The results are hard-hitting: testing 111 former NFL player’s brains showed signs of chronic traumatic encephalopathy, or CTE, in 110. CTE is a brain condition, caused notably by hit to the head, leading to mood swings, memory loss, and a wide range of personality changes, including everything from depression to violence.
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The study was published in July’s the Journal of the American Medical Association. A previously conducted study was larger, with 202 people, all who had played played football at some point in their lives. CTE was present in all levels of the sport; 48 of 53 college players had it, and 3 of 14 high schoolers had signs of CTE as well.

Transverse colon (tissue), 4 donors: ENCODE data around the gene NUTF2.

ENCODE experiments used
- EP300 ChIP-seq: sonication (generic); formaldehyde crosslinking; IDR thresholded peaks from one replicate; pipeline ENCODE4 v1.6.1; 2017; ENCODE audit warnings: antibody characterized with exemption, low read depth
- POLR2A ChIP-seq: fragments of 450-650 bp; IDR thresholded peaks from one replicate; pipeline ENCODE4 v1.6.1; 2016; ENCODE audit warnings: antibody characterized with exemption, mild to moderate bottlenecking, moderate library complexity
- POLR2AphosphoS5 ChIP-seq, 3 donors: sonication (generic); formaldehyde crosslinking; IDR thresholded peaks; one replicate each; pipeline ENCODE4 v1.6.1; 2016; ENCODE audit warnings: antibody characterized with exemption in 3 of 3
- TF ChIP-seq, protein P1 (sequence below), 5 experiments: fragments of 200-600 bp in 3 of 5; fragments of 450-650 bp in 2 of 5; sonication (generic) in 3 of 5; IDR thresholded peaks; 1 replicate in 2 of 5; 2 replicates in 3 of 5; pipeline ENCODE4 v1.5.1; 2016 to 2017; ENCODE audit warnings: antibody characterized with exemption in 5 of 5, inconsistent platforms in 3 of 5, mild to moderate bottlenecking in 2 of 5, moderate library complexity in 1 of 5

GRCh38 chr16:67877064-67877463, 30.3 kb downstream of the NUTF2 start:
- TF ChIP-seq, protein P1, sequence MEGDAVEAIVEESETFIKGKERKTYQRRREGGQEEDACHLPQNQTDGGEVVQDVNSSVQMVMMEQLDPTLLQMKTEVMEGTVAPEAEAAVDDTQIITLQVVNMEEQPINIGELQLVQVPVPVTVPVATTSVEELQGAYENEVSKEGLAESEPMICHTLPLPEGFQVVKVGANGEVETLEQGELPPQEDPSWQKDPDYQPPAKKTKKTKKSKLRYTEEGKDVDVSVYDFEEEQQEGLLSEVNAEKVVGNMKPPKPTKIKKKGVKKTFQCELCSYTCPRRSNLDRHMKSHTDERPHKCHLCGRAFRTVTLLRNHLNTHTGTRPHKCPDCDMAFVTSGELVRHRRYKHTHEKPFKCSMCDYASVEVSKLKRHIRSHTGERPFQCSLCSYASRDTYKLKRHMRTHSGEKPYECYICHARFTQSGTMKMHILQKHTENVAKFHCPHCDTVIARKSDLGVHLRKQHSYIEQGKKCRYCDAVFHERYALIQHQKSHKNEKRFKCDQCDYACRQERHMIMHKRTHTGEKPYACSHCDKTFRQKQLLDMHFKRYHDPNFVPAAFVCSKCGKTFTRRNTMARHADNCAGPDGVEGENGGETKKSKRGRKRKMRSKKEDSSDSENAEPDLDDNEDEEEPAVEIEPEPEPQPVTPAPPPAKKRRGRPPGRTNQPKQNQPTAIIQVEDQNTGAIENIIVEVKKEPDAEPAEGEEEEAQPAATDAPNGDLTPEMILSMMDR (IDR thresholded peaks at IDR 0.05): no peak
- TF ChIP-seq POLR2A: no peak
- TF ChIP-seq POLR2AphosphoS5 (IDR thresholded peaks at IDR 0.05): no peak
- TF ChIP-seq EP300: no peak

The study, of course, isn’t really representative of all former football players, as the sample size included donated brains from family members who had noticed symptoms. Ann McKee, the study’s senior author, noted the skewed sample, but still believes the study warrants some action, such as introducing the sport to children at an older age, or limited the number of games per season, and reducing full-contact practice.
“Even though this is a biased sample, the sheer volume of the numbers indicate that the problem is more prevalent than previously considered….it’s concerning”
-Ann McKee, Senior Study Author
There’s more stories from 2017. Check out the Best of 2017 series here